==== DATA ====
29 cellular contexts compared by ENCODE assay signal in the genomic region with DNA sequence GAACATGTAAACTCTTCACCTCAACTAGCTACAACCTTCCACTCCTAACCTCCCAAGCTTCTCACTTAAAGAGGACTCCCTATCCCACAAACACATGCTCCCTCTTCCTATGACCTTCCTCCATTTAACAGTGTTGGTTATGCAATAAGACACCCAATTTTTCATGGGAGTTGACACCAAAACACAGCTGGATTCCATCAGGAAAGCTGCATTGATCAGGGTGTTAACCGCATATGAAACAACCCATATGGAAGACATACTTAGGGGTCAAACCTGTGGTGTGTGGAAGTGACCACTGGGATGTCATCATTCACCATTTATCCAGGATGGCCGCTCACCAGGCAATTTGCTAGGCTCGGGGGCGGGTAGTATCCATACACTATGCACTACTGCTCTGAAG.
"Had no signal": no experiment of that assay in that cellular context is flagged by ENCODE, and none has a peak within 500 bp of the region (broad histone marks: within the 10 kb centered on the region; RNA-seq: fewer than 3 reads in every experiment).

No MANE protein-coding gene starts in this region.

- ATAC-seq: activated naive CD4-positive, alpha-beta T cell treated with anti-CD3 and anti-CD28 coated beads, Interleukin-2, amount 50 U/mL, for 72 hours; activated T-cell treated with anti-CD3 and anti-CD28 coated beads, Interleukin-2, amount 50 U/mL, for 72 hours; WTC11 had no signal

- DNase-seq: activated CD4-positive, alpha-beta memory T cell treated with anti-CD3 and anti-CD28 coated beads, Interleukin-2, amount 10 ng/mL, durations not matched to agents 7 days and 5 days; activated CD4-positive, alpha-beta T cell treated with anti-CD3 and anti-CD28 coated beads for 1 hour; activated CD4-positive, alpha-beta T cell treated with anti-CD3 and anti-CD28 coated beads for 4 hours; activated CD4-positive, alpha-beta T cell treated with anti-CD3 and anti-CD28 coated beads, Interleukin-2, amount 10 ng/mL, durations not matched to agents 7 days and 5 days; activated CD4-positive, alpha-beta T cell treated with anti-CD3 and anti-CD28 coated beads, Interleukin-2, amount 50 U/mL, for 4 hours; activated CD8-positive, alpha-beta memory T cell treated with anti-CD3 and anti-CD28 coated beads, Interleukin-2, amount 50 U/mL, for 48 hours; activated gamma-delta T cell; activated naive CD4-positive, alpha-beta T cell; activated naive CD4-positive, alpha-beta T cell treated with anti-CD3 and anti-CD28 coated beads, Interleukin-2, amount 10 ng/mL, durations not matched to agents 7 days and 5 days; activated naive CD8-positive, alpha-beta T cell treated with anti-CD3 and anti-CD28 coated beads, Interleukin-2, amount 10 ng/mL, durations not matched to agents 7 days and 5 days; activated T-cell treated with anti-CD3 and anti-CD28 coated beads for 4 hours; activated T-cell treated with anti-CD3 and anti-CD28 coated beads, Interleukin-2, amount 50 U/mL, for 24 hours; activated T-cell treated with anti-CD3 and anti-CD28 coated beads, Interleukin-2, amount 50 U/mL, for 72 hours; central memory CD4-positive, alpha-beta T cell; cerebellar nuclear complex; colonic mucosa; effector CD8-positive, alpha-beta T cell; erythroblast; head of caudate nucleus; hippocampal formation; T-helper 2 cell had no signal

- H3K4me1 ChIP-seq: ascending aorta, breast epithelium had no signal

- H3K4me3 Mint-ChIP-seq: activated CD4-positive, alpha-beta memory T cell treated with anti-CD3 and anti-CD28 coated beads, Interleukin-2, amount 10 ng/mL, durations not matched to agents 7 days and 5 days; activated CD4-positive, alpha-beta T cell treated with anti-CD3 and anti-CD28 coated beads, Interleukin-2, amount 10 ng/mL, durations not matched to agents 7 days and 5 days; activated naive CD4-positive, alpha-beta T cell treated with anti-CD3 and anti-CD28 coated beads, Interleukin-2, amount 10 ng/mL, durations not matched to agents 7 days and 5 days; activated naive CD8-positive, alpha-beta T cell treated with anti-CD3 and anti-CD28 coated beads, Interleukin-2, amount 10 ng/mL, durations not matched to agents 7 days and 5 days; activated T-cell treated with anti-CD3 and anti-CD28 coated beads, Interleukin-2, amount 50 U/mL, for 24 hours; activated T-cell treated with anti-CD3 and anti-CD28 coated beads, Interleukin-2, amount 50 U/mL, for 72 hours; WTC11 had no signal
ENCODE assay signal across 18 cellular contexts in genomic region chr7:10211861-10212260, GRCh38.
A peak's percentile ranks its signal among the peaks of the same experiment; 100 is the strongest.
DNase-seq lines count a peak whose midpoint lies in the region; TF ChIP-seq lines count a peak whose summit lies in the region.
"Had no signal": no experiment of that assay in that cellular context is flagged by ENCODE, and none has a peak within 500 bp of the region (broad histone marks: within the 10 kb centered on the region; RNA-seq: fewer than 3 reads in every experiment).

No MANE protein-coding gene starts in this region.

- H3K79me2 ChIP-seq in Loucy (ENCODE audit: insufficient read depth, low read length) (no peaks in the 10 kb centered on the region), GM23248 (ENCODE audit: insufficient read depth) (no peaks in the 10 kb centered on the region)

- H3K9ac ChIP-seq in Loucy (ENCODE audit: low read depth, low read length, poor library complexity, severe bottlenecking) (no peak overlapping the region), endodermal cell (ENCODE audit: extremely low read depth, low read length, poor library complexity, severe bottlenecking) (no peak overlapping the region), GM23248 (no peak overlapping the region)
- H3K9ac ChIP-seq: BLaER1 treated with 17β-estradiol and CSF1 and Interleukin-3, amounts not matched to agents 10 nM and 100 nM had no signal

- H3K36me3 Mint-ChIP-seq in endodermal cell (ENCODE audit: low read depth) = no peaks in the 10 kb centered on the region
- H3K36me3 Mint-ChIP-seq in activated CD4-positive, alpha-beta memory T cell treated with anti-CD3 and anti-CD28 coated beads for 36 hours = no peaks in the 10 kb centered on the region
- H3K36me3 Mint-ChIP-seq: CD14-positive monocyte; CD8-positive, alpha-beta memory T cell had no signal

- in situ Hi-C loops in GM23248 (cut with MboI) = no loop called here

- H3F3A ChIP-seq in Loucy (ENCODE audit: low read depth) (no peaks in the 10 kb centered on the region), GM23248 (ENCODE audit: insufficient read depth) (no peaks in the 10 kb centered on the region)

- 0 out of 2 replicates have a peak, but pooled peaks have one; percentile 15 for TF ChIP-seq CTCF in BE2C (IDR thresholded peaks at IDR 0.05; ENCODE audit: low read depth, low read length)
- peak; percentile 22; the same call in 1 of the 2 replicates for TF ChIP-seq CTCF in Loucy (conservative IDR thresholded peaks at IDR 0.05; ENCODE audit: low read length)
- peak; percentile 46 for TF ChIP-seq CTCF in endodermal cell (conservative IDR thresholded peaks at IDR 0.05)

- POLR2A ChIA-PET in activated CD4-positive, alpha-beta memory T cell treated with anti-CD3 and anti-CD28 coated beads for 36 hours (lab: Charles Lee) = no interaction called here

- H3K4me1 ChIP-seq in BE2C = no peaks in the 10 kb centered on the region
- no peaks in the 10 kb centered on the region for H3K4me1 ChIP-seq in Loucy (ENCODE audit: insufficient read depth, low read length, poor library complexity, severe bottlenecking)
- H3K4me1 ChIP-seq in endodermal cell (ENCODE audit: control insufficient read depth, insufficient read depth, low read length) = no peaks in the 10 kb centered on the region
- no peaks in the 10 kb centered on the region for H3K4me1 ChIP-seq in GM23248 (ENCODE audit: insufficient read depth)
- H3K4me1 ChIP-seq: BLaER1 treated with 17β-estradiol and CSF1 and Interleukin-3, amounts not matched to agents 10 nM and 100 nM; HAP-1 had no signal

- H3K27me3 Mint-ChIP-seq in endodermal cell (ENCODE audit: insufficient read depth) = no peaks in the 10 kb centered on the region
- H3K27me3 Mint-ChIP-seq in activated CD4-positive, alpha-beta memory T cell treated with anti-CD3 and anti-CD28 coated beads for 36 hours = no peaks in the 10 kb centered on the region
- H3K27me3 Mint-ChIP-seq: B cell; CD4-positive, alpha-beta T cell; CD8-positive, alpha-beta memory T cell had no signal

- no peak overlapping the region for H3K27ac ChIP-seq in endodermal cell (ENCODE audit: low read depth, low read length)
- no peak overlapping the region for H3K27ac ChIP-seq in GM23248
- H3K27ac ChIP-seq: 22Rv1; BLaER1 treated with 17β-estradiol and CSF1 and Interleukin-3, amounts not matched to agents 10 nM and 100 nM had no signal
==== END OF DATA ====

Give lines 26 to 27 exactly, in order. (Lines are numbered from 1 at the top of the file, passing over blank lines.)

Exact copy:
- no peaks in the 10 kb centered on the region for H3K4me1 ChIP-seq in Loucy (ENCODE audit: insufficient read depth, low read length, poor library complexity, severe bottlenecking)
- H3K4me1 ChIP-seq in endodermal cell (ENCODE audit: control insufficient read depth, insufficient read depth, low read length) = no peaks in the 10 kb centered on the region